Movie Review: ‘Zombieland – Double Tap’
Director: Ruben Fleischer
Cast: Woody Harrelson, Jesse Eisenberg, Abigail Breslin, Emma Stone, Rosario Dawsom, Zoey Beutch, Avan Jogia
Plot: Ten years after the Mad Cow Disease mutated into a zombie virus Tallahassee, Columbus, Wichita and Little Rock have set up base in the White House. Just as they begin settling into a comfortable routine, personal conflicts force them all back onto the road.
Review: Yeah, ten years. This sequel dragged its feet in getting into cinemas, possibly because the TV series went into production and failed to launch. And most of the cast were getting nominated for Oscars, as the trailers inform us, tongue firmly in cheek. Zombieland was actually intended to be a TV series from the start, with The Walking Dead appearing in screens a year after the movie was released. The original is fun, performed well and left itself well open for a sequel.
We can wrap this review up quite quickly. Do want to see a bit more of the world set up in the original? Great, go see it. If not, maybe give it a pass. What works best in the film is getting to see other parts of the world and learning about new groups of survivors. It doesn’t go much in depth into any of them, but it’s good fun.
The film starts with Columbus (Eisenberg) catching us up to speed on events in ‘Zombieland’. Zombies have started to mutate, leading to a number of new types of zombies, including the big, dumb ‘Homers’ and surprisingly smart ‘Hawkins’. Not that this matters, because these new types barely get mentioned moving forward. It’s all in aid of setting up the ‘T-800s’, a deadlier zombie that takes more than a few bullets to take down. Not that this matters because by the time we get to the finale none of them put up much fight.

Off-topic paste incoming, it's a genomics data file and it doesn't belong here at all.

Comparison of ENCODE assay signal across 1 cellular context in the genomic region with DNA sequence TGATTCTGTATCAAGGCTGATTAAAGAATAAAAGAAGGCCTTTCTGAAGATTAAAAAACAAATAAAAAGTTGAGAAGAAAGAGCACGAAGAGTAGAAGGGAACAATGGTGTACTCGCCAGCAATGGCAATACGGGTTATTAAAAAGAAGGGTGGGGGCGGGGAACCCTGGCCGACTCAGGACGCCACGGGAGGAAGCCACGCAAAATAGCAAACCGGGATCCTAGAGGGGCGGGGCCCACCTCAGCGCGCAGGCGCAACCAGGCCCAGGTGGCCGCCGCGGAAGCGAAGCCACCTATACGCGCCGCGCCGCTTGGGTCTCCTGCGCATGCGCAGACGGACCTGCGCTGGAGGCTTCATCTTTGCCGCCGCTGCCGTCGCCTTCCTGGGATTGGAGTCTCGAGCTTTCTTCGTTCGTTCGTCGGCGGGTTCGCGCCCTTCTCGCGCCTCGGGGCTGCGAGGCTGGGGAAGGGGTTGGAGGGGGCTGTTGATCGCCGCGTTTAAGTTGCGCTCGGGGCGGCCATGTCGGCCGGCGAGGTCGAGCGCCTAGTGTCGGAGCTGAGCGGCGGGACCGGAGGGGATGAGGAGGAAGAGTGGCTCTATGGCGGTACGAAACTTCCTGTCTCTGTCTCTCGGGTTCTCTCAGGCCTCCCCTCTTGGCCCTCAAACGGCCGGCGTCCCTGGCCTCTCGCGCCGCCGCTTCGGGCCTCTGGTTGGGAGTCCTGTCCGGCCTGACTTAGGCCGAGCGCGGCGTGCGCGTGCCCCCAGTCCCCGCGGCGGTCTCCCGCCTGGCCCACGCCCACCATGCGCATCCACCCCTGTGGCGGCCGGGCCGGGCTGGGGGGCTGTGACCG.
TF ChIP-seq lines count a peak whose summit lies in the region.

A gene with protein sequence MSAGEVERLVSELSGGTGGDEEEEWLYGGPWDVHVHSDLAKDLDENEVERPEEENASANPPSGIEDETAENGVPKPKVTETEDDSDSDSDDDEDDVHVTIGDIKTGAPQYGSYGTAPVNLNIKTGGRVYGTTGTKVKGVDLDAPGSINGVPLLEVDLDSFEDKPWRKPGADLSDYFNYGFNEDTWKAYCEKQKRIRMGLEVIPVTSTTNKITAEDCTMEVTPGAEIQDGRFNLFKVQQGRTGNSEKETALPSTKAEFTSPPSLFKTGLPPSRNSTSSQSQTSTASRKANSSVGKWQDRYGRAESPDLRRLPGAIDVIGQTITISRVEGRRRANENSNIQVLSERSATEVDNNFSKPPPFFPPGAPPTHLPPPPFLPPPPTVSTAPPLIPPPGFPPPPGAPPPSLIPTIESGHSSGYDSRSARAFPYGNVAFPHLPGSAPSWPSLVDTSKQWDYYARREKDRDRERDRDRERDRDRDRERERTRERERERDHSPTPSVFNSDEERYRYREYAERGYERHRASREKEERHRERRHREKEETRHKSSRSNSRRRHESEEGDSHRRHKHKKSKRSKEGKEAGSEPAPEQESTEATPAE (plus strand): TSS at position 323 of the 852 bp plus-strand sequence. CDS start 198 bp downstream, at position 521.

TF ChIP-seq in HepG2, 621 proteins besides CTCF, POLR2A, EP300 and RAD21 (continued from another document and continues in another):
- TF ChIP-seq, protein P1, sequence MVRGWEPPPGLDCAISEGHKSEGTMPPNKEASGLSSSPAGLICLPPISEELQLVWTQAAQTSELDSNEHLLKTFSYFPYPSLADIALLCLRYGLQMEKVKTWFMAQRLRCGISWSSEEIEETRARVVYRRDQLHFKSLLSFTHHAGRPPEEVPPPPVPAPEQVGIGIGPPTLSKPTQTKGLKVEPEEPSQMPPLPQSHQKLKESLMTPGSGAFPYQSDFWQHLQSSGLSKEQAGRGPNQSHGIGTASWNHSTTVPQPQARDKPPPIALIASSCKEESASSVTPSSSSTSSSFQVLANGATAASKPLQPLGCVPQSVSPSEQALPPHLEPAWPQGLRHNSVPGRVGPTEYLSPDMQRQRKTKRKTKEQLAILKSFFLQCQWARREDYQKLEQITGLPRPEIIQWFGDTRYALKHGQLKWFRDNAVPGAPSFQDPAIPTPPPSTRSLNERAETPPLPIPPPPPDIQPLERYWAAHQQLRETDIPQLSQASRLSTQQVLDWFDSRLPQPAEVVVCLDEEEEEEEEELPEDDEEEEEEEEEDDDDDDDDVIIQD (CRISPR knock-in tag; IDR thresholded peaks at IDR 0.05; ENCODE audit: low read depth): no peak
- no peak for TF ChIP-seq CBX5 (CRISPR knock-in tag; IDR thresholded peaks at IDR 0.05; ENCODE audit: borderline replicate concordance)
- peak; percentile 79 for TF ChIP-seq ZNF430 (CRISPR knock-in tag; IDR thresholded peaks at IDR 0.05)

Columbus, Tallahassee (Harrelson), Wichita (Stone) and Little Rock (Breslin) have taken control of the White House and loaded it up with treasures of all kinds. They fall into a weird domestic routine and are mostly happy. Little Rock has grown up and is getting impatient with Tallahassee treating her like a child. Meanwhile, Wichita is left confused with Columbus’ sudden proposal. The sisters pack up and leave during the night, leaving Columbus heartbroken. During a supply raid on a shopping mall they met airhead Madison (Beutch). Just as Madison and Columbus hook up, Wichita arrives back to seek help in finding a wayward Little Rock, who left to travel with a hippy, Berkeley (Jorgia).
With everyone back on the road we fall back into a familiar pattern of travelling from place to place and killing zombies in fun ways. On the way to find Little Rock at a hippy commune, Babylon, they encounter Elvis fan Nebraska (Dawson), an oddly familiar duo in Albuquerque and Flagstaff (Luke Wilson and Thomas Middleditch) and the aforementioned pacifist colony Babylon. There’s plenty more comedy than there is zombie-killing action, and the climatic fortress defence is clumsily and hurriedly set-up. An action highlight is a fight through an Elvis themed motel with excellent use of sets and invisible cuts in the edit. It’s a real stand out in technical production.
This is more a companion piece to the original rather than a true sequel. But if you’re looking for more of the same than you’re in luck. The cast still have strong chemistry and have an easy comedic rhythm. It does feel like we’re picking up where we left off.
Rating: SIX out of TEN